In full glory reflected now shines in the stream:
‘Tis the Star-Spangled Banner; oh, long may it wave
O’er the land of the free and the home of the brave!

The fort didn’t surrender during that night! It stood against the foe and would not give up. And speaking of the foe, the third verse is almost never printed or sung any more. I would guess it is because this verse taunts the British foe, and we have since become friends and allies with that nation.

And where are the foes who so vauntingly swore
That the havoc of war, and the battle’s confusion,
A home and a country should leave us no more?
Their blood has washed out their foul footsteps’ pollution.
No refuge could save the hireling and slave
From the terror of flight, or the gloom of the grave;
And the Star-Spangled Banner in triumph doth wave
O’er the land of the free and the home of the brave.

Stirring stuff, but it’s probably a good idea not to rub the British noses in their failure. Then comes the last and my favorite verse.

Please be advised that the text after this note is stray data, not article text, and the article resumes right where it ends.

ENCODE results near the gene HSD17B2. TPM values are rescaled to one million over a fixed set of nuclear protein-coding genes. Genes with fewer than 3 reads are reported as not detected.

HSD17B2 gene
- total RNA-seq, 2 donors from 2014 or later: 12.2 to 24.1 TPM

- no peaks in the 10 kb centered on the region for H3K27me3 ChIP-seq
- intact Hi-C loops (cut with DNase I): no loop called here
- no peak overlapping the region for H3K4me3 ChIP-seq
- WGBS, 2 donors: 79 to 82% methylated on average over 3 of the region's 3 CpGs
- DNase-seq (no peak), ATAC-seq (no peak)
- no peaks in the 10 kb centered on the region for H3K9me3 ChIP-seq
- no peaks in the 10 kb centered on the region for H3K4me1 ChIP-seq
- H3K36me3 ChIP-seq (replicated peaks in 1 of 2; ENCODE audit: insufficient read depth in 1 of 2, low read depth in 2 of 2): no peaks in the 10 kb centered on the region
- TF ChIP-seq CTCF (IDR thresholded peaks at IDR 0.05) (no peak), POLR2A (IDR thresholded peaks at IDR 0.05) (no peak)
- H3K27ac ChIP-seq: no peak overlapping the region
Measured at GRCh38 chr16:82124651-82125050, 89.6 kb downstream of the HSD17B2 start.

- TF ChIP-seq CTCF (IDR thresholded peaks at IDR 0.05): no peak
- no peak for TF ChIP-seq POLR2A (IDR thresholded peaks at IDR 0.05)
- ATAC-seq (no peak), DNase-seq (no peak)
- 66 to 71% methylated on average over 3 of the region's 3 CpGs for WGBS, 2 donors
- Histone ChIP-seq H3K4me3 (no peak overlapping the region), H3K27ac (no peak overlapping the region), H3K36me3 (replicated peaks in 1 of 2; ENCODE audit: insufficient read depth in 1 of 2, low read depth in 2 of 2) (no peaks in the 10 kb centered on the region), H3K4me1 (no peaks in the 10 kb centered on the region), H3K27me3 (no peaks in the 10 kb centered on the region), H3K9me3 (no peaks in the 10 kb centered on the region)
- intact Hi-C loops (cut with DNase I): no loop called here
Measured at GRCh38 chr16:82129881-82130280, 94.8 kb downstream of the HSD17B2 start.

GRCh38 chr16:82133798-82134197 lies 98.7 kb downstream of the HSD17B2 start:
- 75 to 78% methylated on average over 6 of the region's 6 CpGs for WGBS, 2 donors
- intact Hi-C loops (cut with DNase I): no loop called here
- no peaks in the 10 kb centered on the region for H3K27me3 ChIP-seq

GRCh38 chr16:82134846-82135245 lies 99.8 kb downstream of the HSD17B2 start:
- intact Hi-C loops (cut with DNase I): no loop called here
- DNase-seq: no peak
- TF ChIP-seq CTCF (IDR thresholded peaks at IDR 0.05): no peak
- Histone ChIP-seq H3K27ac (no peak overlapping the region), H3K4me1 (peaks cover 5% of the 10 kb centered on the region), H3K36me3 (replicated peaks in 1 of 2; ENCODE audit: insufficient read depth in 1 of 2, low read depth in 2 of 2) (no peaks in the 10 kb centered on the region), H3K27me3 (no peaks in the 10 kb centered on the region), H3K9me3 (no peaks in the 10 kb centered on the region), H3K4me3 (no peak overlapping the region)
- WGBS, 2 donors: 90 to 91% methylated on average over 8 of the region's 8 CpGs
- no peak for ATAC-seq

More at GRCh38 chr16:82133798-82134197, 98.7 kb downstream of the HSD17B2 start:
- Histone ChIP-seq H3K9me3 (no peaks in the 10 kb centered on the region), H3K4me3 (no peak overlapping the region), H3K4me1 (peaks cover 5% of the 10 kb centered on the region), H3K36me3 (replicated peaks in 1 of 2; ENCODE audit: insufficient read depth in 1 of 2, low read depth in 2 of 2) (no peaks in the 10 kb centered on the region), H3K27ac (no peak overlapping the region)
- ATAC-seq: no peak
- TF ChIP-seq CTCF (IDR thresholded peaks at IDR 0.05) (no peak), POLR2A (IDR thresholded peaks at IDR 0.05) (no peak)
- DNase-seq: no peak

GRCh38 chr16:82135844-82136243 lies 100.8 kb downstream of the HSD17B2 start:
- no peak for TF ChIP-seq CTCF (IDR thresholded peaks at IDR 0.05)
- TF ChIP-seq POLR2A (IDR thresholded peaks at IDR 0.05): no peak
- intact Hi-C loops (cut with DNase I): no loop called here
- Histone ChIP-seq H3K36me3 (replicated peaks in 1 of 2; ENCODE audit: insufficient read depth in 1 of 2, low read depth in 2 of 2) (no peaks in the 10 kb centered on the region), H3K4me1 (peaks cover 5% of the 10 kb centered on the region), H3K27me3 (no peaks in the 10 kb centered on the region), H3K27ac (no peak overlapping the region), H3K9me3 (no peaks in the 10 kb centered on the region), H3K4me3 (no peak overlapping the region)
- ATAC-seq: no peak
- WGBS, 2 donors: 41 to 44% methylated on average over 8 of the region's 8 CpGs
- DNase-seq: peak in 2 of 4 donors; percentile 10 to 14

Oh, thus be it ever, when freemen shall stand
Between their loved homes and the war’s desolation.
Blest with victory and peace, may the heaven-rescued land
Praise the Power that hath made and preserved us a nation!
Then conquer we must, when our cause it is just,
And this be our motto, “In God is our trust”;
And the Star-Spangled Banner in triumph shall wave
O’er the land of the free and the home of the brave.

I love the first two lines, and I see how they fit our servicemen and women. The next two lines acknowledge that we were both made and preserved as a nation by the power of God. And then when our cause is just, it is our duty to conquer our foes. Our current conflict is a just one. The Islamic nutjobs who wish to take away our freedoms cannot be allowed to have their way, so we resist them. And we have been successful in preventing another major attack in almost five years. That is something well worth waving a few flags over.

Let me set the scene at the southern border: